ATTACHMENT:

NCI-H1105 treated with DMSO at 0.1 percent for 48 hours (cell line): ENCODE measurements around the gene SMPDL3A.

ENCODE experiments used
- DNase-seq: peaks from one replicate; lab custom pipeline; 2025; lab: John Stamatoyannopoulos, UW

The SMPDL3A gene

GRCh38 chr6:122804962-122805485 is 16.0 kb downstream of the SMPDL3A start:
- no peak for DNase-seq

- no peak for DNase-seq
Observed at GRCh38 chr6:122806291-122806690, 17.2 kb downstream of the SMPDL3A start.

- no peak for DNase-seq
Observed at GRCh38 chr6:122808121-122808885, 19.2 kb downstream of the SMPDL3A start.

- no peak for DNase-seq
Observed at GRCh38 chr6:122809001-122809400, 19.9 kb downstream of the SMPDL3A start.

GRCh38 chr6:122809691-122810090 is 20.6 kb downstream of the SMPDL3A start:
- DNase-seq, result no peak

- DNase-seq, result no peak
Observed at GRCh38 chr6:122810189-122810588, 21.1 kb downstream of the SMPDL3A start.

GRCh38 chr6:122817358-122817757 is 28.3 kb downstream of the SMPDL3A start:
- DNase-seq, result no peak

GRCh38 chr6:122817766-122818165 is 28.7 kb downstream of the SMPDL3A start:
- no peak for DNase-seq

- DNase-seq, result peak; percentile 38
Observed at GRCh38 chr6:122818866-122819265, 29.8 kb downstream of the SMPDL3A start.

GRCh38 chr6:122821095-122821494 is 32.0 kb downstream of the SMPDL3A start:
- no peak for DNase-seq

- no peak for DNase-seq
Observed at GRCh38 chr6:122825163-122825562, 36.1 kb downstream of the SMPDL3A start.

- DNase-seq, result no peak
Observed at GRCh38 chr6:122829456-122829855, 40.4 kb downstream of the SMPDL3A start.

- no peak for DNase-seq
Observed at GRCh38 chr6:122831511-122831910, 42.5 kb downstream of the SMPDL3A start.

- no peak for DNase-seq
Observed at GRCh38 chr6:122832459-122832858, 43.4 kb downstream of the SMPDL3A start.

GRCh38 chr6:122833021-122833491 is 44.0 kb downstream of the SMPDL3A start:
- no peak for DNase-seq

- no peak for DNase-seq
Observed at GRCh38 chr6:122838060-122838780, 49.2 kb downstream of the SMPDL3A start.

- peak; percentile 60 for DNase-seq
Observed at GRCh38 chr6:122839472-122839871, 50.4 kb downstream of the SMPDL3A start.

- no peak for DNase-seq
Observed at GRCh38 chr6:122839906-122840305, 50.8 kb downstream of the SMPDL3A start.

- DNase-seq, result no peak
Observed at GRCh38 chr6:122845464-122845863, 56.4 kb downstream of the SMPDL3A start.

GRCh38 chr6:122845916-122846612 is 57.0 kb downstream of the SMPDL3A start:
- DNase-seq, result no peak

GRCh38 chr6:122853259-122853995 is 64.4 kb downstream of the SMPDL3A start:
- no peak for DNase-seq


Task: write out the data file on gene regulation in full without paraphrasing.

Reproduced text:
NCI-H1105 treated with DMSO at 0.1 percent for 48 hours (cell line): ENCODE measurements around the gene SMPDL3A.

ENCODE experiments used
- DNase-seq: peaks from one replicate; lab custom pipeline; 2025; lab: John Stamatoyannopoulos, UW

The SMPDL3A gene

GRCh38 chr6:122804962-122805485 is 16.0 kb downstream of the SMPDL3A start:
- no peak for DNase-seq

- no peak for DNase-seq
Observed at GRCh38 chr6:122806291-122806690, 17.2 kb downstream of the SMPDL3A start.

- no peak for DNase-seq
Observed at GRCh38 chr6:122808121-122808885, 19.2 kb downstream of the SMPDL3A start.

- no peak for DNase-seq
Observed at GRCh38 chr6:122809001-122809400, 19.9 kb downstream of the SMPDL3A start.

GRCh38 chr6:122809691-122810090 is 20.6 kb downstream of the SMPDL3A start:
- DNase-seq, result no peak

- DNase-seq, result no peak
Observed at GRCh38 chr6:122810189-122810588, 21.1 kb downstream of the SMPDL3A start.

GRCh38 chr6:122817358-122817757 is 28.3 kb downstream of the SMPDL3A start:
- DNase-seq, result no peak

GRCh38 chr6:122817766-122818165 is 28.7 kb downstream of the SMPDL3A start:
- no peak for DNase-seq

- DNase-seq, result peak; percentile 38
Observed at GRCh38 chr6:122818866-122819265, 29.8 kb downstream of the SMPDL3A start.

GRCh38 chr6:122821095-122821494 is 32.0 kb downstream of the SMPDL3A start:
- no peak for DNase-seq

- no peak for DNase-seq
Observed at GRCh38 chr6:122825163-122825562, 36.1 kb downstream of the SMPDL3A start.

- DNase-seq, result no peak
Observed at GRCh38 chr6:122829456-122829855, 40.4 kb downstream of the SMPDL3A start.

- no peak for DNase-seq
Observed at GRCh38 chr6:122831511-122831910, 42.5 kb downstream of the SMPDL3A start.

- no peak for DNase-seq
Observed at GRCh38 chr6:122832459-122832858, 43.4 kb downstream of the SMPDL3A start.

GRCh38 chr6:122833021-122833491 is 44.0 kb downstream of the SMPDL3A start:
- no peak for DNase-seq

- no peak for DNase-seq
Observed at GRCh38 chr6:122838060-122838780, 49.2 kb downstream of the SMPDL3A start.

- peak; percentile 60 for DNase-seq
Observed at GRCh38 chr6:122839472-122839871, 50.4 kb downstream of the SMPDL3A start.

- no peak for DNase-seq
Observed at GRCh38 chr6:122839906-122840305, 50.8 kb downstream of the SMPDL3A start.

- DNase-seq, result no peak
Observed at GRCh38 chr6:122845464-122845863, 56.4 kb downstream of the SMPDL3A start.

GRCh38 chr6:122845916-122846612 is 57.0 kb downstream of the SMPDL3A start:
- DNase-seq, result no peak

GRCh38 chr6:122853259-122853995 is 64.4 kb downstream of the SMPDL3A start:
- no peak for DNase-seq